Sponsored mainly by the Britten-Pears Trust and BBC Radio 3, the Wigmore Hall has been presenting this winter a sequence of 15 concerts built round the songs of Benjamin Britten. Sponsorship is still necessary while Londoners get used to the changed concert going hours being offered to them: the ten 8.00 pm concerts of the series were all packed, the shorter 'rush hour' 6.00 pm concerts not nearly so well attended.
It is natural to think of such a venture as a kind of gladiatorial display with Britten matched in the arena against song composers of other nationalities: Mozart, Schubert, Schumann (twice), Wolf, Mahler, French, Russians, Americans and, for England, a Dowland/Purcell evening. The two accompanists, Malcolm Martineau and Julius Drake, who chose the programmes exercised dexterity in fitting the whole mosaic together in a manner accessible to a mixed audience new to such a proceeding. Some possible contestants, however, were noticeable by their absence: Brahms, Richard Strauss and all British song from Bishop onwards - no Parry, no Elgar, no Vaughan-Williams. Striking too was the comparatively low voltage of the Mahler and Mendelssohn contributions to the whole.
Songs, broadly speaking, are of two kinds: those where the music follows the words, and those where the words follow, and are fitted into a framework dictated by, the music. What most people understand by 'a song' - which includes the great German and French Lieder, to say nothing of American musical comedy hits - belongs to the second class. Britten's big song cycles, and most of his operas, belong to the first, where declamation, often of the greatest subtlety, is all; but one of the values of this festival has been the disinterring of such early works as Tit for Tat and the Opus 7 songs written in 1933 with child singers in mind, also of Paul Bunyan and the Auden cabaret songs, where he was still aiming to capture the rudiments of writing a tune. At the age of 20 he did once succeed incontrovertibly, with the New Year carol 'Levidew', two pages which uniquely achieve repose and are some of the most haunting of all his work.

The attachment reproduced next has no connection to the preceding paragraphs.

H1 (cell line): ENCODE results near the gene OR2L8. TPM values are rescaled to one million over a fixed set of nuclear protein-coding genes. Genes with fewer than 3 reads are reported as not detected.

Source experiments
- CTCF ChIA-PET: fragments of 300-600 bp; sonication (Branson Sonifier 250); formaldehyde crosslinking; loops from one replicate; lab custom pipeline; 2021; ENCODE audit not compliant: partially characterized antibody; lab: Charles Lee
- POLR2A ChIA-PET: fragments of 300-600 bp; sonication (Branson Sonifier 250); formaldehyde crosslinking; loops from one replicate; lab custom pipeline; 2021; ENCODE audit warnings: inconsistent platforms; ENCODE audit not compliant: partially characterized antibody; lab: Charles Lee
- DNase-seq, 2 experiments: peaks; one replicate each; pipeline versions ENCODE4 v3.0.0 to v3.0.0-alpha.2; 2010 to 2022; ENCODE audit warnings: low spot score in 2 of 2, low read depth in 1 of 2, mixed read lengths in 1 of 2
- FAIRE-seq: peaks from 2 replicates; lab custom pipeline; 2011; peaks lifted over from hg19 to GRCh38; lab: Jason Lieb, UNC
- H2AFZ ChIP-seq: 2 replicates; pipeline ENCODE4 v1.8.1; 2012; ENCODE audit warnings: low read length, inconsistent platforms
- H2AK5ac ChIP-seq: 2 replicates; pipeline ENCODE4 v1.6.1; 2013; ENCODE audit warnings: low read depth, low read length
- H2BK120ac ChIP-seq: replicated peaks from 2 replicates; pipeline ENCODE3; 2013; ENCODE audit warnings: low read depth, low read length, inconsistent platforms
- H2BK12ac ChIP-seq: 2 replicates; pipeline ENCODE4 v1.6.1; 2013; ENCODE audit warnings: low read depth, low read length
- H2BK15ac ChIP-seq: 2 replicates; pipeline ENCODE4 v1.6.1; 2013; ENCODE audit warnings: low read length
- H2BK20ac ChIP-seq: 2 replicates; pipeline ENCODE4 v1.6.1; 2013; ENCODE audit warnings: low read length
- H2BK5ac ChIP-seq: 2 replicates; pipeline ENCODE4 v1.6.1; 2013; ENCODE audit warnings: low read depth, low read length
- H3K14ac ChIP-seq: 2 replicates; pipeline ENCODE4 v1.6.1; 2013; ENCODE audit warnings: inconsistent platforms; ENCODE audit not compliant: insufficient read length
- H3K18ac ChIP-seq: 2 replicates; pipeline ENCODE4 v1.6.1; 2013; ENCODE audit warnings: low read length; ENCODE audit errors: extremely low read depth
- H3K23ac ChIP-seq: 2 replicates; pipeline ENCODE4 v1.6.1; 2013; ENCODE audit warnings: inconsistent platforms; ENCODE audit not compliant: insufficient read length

Once he had swung into the mainstream of composition, his mind raced for the rest of his life, often against the clock, always against the clock of his own impetuousness. Not for him Brahms's advice to 'let it rest, let it rest and keep going back to it and working at it over and over again'. Besides the sheer cleverness with which friends and enemies alike have always credited him there is this constant element of the hectic in all he did, demanding something of the same from his interpreters; and, for me, there is a hint of heartlessness about it all - the work admirable, but not loveable, with little to establish it in the musical affections in the way that say Beethoven, Tchaikovsky or Faure are established. He himself knew his own limitations of course, and in an aside to a friend as they walked down Tottenham Court Road together in 1945 (the year of Peter Grimes) pinpointed one of them exactly: 'I now think I have all the technique to do anything. I must be more.' How far did he ever succeed in this aim?
To climax several of his choral works Britten made up for his missing melodic invention by the use of established hymn tunes, skilfully contrived to both emphasize and even extend their intrinsic power: the relentless surging of the waves through the orchestra in 'Eternal Father' (Noyes Fludde) is a vivid example. He also busied himself from an early age with the various problems - ethnic, prosodic, theatrical - connected with the 'dishing up' (Percy Grainger's phrase) of folk songs for concert use with piano accompaniment. Philip Reed's programme notes - valuable throughout to the point of probably making a set of these concert programmes a serious collector's item one day - point out that Britten set words in no less than six different languages and that his corpus of folk-song settings in some …